Friend of Out @ UCL

Friends of Out @ UCL - square logo

Diversity and inclusion are at the core of UCL’s ethos and history. Jeremy Bentham, the founder of UCL, was one of the earliest philosophers to argue for decriminalisation of homosexuality and equal rights for homosexuals and we hope that this egalitarian tradition continues to the present day. Out@UCL wish to create an inclusive environment where LGBTQ+ staff, students and visitors can be themselves, which includes feeling comfortable enough to be out.

Professor Ivan Parkin - Dean, UCL Faculty of Mathematical and Physical Sciences

Professor Ivan Parkin, Dean, UCL Faculty of Mathematical and Physical Sciences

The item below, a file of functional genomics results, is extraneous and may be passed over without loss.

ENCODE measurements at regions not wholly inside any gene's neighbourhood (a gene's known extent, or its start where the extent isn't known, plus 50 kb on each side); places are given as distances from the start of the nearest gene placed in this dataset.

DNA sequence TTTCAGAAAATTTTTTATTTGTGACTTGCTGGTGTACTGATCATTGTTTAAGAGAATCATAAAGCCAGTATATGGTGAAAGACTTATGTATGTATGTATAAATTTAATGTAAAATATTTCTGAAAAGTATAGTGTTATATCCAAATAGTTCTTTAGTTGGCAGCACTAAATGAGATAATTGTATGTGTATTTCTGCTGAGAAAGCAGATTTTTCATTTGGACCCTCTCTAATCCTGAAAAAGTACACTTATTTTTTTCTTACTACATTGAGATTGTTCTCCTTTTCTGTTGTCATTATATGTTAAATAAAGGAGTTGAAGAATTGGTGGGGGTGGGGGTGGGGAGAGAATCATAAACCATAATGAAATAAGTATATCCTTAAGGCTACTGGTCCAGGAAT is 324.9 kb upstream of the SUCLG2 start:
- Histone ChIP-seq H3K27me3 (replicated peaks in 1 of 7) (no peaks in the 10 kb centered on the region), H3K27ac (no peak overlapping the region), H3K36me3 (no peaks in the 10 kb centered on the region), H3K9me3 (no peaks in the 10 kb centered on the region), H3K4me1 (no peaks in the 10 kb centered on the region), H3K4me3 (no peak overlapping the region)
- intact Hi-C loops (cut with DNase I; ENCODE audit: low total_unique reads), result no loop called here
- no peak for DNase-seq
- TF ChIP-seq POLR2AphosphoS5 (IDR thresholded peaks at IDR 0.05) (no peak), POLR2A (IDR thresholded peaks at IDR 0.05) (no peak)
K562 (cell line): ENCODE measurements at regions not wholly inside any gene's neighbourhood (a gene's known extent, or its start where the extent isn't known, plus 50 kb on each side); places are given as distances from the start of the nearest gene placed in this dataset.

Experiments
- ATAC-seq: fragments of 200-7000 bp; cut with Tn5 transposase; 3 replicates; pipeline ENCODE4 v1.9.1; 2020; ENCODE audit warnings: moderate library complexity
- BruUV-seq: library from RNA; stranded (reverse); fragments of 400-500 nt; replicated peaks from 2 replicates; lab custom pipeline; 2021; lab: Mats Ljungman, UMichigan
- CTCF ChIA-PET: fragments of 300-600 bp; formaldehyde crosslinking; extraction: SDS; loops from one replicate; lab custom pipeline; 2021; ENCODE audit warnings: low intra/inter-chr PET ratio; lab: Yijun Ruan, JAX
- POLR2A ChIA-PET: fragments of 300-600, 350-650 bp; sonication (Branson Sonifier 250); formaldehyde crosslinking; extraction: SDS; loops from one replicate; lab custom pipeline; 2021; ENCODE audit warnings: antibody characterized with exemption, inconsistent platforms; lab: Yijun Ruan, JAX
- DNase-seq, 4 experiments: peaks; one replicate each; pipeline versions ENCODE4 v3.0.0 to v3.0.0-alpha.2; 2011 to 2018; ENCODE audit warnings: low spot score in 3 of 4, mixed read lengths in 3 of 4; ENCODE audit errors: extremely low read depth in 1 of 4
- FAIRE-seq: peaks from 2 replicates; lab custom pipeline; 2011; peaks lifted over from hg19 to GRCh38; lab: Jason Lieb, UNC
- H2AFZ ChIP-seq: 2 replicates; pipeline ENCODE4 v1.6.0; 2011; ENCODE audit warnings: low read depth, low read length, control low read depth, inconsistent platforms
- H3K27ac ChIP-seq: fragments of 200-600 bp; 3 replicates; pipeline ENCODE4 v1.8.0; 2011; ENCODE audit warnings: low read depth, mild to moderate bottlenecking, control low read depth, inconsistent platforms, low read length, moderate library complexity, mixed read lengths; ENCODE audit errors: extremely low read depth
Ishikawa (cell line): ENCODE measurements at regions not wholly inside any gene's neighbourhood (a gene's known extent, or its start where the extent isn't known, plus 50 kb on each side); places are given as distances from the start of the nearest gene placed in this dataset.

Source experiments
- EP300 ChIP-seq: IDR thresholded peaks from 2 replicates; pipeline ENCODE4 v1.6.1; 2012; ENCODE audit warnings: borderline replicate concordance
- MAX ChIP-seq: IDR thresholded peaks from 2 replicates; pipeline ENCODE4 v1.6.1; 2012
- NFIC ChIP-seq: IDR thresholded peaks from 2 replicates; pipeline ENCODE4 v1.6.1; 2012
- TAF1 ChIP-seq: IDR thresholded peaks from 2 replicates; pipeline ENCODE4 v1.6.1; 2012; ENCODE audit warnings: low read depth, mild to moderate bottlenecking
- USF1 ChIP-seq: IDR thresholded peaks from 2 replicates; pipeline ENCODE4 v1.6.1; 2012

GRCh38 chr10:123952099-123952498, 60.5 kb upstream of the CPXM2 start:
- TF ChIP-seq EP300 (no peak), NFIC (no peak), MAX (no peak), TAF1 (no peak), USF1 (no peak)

I fully support the aims of the Friends of Out@UCL campaign. I have personal experience of the need for such a campaign and the difficulties that the LGBTQ+ community face.

Two close family members are members of this community. One who helped in part to bring me up was in a same-sex relationship for more than 45 years and faced extreme discrimination because her sexual orientation was not accepted by society - especially in the 1970's. The other has recently entered a same-sex relationship.

I firmly believe that all people should be treated the same no matter who they are- everyone deserves respect and understanding and no one form of love is superior to another.

Commitment to Preventing Bullying and Harassment

Astro Group and departmental commitment to preventing bullying and harassment